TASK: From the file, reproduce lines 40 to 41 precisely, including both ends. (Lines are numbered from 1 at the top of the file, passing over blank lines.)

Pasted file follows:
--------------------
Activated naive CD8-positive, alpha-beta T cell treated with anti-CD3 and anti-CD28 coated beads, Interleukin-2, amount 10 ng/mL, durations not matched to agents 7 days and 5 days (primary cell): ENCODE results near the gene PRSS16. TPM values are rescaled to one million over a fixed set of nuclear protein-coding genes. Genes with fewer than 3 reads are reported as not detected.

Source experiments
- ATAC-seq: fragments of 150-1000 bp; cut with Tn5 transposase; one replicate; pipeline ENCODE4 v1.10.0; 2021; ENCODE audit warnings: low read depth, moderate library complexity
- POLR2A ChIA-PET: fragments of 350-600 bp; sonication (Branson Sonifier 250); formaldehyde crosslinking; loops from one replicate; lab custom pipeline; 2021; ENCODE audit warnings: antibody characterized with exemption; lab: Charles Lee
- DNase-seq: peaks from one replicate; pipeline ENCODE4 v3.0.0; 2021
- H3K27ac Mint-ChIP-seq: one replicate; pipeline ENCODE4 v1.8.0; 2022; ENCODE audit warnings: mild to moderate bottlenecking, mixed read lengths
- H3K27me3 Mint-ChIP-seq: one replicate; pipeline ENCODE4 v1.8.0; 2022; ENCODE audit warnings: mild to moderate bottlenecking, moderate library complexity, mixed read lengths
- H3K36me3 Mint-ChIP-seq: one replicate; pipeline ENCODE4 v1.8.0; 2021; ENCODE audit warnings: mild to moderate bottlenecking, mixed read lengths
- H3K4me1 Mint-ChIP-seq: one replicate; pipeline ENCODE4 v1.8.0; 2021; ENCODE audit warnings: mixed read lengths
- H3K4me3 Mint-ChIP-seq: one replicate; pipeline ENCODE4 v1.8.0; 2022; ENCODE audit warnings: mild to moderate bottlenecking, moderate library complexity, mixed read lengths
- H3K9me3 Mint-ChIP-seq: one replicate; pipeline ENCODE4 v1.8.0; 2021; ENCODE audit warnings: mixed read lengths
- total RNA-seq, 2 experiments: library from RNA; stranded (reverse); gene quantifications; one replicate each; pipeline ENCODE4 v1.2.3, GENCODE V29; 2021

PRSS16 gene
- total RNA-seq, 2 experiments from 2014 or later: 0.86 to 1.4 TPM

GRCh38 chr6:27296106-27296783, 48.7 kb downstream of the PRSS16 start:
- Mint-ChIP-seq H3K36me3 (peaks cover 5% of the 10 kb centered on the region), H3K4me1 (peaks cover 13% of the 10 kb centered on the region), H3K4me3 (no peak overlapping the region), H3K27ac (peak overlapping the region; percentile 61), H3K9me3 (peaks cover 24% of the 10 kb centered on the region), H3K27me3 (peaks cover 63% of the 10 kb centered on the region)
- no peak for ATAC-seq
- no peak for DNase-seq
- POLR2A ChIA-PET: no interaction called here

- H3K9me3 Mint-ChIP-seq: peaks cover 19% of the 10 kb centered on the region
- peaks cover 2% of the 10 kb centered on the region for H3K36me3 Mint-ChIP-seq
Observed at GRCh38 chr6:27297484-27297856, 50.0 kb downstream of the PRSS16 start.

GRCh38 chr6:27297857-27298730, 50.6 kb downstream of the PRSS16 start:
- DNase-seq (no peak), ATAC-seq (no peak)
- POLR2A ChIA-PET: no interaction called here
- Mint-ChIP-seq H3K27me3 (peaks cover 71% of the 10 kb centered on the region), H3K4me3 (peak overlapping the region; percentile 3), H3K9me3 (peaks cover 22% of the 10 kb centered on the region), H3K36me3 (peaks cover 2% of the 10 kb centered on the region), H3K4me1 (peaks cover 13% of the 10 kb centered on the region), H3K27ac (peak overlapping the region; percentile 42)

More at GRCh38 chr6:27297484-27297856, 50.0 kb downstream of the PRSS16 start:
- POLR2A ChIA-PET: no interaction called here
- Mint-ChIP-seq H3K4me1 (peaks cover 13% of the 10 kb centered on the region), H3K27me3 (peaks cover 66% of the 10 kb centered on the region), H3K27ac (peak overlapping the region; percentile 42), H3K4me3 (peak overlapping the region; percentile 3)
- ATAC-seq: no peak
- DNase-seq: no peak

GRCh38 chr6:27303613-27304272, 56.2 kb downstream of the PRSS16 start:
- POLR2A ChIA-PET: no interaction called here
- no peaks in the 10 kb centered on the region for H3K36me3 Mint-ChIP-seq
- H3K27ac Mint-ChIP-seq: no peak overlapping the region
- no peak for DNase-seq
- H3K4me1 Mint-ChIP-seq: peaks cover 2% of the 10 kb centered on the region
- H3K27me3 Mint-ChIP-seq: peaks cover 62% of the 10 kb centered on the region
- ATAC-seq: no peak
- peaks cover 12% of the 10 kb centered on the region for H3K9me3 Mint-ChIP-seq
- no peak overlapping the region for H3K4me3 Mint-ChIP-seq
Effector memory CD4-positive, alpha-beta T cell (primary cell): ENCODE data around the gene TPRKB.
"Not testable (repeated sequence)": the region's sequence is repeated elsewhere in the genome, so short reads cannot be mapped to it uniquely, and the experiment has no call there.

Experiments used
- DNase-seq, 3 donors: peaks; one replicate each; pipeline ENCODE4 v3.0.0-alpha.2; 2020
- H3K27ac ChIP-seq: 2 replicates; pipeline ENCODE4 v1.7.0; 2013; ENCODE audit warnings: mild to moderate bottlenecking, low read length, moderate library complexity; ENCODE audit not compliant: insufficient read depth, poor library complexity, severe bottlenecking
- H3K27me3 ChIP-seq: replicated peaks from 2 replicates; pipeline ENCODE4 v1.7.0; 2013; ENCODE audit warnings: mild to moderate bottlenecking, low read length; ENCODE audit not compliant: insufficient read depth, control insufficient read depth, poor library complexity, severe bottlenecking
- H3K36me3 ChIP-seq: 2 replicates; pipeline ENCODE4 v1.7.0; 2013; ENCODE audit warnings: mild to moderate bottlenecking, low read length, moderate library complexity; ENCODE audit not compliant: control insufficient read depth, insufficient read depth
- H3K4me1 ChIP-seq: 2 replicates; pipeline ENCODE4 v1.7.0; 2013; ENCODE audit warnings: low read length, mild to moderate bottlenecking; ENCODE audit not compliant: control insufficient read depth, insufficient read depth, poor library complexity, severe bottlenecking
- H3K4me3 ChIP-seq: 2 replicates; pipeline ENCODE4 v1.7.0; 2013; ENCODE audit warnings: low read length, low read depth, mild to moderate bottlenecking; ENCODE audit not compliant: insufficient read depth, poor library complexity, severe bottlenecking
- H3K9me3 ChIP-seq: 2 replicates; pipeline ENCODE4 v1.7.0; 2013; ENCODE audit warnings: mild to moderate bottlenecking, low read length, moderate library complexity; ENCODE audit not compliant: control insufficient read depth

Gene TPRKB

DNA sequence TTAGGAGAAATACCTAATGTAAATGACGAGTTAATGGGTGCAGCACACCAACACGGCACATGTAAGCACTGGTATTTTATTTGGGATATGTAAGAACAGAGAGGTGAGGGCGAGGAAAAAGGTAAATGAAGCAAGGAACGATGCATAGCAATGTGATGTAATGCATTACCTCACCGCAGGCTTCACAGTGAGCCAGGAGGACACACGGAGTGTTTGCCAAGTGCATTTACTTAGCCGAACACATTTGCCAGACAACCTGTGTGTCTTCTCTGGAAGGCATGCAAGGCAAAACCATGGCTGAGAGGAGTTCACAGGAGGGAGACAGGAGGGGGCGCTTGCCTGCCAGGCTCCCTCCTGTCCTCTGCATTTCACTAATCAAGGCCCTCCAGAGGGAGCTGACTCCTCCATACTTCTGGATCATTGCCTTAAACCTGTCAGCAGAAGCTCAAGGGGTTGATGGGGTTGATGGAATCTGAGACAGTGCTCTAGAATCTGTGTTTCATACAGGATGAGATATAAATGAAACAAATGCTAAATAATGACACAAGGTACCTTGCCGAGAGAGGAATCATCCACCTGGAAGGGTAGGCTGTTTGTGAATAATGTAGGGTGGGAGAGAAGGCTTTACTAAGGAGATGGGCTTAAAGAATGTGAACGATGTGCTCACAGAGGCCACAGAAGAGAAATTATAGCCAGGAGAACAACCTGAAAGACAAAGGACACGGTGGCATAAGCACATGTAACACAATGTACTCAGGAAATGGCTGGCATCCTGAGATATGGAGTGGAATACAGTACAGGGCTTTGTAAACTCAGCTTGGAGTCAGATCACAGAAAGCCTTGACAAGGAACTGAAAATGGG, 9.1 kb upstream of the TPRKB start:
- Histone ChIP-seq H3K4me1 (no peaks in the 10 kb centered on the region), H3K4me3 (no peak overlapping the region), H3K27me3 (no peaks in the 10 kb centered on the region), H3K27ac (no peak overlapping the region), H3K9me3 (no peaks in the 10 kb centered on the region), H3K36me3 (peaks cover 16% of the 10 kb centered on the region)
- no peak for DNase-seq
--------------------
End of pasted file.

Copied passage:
- peaks cover 12% of the 10 kb centered on the region for H3K9me3 Mint-ChIP-seq
- no peak overlapping the region for H3K4me3 Mint-ChIP-seq